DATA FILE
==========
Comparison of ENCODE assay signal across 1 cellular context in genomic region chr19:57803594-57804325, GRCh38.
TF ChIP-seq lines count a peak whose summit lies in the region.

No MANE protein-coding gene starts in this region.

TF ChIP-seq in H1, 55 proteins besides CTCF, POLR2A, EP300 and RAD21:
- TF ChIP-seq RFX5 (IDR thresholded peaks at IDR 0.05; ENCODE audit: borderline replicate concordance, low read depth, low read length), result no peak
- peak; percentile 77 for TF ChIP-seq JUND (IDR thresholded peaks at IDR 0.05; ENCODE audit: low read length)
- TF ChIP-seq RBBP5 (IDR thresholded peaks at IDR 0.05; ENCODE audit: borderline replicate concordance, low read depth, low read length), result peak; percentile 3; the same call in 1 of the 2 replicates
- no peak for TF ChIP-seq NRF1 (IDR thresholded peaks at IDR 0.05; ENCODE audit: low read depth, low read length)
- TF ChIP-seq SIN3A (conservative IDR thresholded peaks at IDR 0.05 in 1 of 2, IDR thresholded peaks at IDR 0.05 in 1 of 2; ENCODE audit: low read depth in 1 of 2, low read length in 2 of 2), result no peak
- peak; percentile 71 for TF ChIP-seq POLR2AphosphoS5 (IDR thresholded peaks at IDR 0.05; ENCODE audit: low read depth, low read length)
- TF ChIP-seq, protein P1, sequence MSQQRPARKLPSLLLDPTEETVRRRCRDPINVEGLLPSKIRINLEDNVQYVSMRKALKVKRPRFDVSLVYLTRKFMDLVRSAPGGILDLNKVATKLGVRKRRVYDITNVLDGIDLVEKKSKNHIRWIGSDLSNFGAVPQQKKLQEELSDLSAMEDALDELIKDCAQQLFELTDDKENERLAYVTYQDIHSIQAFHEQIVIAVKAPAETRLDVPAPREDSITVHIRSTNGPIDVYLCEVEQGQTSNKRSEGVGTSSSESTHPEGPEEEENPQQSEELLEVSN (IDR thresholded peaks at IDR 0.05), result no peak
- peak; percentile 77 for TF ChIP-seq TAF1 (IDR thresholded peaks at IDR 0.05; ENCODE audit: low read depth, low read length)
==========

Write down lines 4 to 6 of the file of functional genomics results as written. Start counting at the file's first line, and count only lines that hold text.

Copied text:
TF ChIP-seq in H1, 55 proteins besides CTCF, POLR2A, EP300 and RAD21:
- TF ChIP-seq RFX5 (IDR thresholded peaks at IDR 0.05; ENCODE audit: borderline replicate concordance, low read depth, low read length), result no peak
- peak; percentile 77 for TF ChIP-seq JUND (IDR thresholded peaks at IDR 0.05; ENCODE audit: low read length)